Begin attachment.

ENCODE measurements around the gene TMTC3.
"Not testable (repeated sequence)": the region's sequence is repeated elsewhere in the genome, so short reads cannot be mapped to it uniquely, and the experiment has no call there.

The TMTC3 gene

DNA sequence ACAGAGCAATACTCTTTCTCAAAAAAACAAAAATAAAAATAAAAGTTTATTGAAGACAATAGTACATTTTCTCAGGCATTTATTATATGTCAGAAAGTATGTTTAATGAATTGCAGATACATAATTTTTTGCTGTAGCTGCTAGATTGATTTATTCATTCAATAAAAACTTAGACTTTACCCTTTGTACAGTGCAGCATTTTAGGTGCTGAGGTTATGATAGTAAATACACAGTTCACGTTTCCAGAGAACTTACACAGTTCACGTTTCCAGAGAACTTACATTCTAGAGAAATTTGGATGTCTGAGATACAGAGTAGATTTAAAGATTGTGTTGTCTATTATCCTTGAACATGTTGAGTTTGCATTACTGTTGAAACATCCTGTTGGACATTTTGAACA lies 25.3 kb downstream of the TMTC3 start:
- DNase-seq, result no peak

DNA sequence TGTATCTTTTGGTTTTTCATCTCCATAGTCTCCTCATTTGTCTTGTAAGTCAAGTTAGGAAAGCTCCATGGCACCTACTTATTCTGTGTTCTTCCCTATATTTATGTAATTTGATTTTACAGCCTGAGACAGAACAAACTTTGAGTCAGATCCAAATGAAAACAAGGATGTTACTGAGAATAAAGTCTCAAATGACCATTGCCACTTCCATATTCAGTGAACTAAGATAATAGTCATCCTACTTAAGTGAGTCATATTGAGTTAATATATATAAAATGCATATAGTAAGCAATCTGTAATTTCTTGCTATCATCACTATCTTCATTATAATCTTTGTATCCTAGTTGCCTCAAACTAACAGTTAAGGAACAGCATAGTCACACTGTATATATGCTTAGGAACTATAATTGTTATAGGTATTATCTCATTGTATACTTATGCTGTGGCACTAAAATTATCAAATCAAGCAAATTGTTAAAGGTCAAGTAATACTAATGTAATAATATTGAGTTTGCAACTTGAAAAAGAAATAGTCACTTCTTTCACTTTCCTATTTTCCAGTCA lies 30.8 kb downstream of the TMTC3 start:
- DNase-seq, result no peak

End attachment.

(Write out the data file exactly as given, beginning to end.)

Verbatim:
ENCODE measurements around the gene TMTC3.
"Not testable (repeated sequence)": the region's sequence is repeated elsewhere in the genome, so short reads cannot be mapped to it uniquely, and the experiment has no call there.

The TMTC3 gene

DNA sequence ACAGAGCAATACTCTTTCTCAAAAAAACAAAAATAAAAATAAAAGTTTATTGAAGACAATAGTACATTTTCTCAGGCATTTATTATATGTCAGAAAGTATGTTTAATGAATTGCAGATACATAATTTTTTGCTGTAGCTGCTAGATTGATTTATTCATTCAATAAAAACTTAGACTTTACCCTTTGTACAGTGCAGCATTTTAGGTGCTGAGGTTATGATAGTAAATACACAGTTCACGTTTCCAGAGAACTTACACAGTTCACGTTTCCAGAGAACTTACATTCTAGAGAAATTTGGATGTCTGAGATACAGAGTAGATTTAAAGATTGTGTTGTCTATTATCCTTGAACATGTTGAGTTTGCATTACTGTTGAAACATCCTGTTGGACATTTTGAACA lies 25.3 kb downstream of the TMTC3 start:
- DNase-seq, result no peak

DNA sequence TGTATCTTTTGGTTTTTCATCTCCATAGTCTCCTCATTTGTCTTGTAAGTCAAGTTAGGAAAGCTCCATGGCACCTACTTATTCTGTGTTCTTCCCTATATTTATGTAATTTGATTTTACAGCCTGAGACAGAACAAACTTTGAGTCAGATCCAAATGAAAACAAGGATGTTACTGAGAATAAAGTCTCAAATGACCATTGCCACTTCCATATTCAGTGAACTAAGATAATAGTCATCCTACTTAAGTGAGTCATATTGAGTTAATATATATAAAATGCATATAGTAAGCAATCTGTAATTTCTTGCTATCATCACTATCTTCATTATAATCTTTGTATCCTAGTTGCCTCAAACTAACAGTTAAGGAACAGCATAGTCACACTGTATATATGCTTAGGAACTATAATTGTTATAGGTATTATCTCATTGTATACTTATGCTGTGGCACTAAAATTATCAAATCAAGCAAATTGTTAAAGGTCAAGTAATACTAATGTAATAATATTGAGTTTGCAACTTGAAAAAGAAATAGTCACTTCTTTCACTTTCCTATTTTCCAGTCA lies 30.8 kb downstream of the TMTC3 start:
- DNase-seq, result no peak